Science

Bacteria fall into hibernation to survive from antibiotics

In some bacterial populations, a subset develops more slowly than the rest, which allows it to survive despite the presence of antibiotics. The study was published in the journal Science Signaling. Researchers at the University of Copenhagen have found that bacteria use an unexpected tactic to get rid of the effect of antibiotics: they fall into hibernation.

“We studied Escherichia coli bacteria isolated from urinary tract infections. They were treated with antibiotics and were supposed to be under control. But at some point the bacteria woke up and began to spread again, “explained Professor Kenn Gerdes from the Department of Biology at the University of Copenhagen.

A hypnotized bacterium is not resistant to antibiotics. It is temporarily tolerant because it stops growing.

Usually, antibiotics target the growth mechanism of bacteria and this means that a bacterium found in hibernation is sparing on antibiotic attacks. “A bacterium in hypnosis manages to survive by antibiotics as it stops growing,” said Professor Gerdes.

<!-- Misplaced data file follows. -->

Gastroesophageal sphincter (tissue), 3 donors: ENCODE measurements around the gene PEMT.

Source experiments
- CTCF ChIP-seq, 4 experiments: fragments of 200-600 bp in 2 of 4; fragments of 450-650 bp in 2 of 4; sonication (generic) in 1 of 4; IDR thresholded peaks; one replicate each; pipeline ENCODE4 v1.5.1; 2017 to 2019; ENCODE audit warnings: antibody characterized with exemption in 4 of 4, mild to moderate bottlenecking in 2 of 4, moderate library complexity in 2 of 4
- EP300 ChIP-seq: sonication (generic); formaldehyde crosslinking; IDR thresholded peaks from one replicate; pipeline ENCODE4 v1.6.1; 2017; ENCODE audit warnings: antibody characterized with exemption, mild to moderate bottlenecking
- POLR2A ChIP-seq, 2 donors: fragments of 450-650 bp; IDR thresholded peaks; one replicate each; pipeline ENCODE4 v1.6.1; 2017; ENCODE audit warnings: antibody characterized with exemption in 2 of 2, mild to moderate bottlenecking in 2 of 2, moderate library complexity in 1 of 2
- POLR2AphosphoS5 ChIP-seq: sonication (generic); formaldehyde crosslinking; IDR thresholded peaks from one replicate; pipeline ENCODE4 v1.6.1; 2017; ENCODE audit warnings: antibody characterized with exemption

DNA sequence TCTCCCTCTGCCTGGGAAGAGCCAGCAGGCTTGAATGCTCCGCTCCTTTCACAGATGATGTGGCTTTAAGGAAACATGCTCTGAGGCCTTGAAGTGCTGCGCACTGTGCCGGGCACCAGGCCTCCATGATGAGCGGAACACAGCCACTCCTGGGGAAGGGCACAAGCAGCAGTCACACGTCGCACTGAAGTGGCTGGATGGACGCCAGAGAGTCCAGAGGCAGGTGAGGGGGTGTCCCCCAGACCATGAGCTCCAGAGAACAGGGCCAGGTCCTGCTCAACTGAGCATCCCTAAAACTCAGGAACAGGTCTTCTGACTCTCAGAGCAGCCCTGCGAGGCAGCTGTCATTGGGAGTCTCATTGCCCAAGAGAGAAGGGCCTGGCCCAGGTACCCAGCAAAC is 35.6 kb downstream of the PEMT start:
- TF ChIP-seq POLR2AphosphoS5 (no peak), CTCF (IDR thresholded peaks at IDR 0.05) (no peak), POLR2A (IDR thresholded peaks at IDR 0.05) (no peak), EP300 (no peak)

Researchers have discovered that an enzyme in “sleeping” bacteria helps them get into a state of hypnosis.

“The discovery of this enzyme is a good basis for the future development of antibiotics that will also be able to detect hypnotic bacteria to kill them,” Gerdes noted. The enzyme runs a survival program.

Developing antibiotics that will target this general survival program will be a huge step against bacteria, researchers said.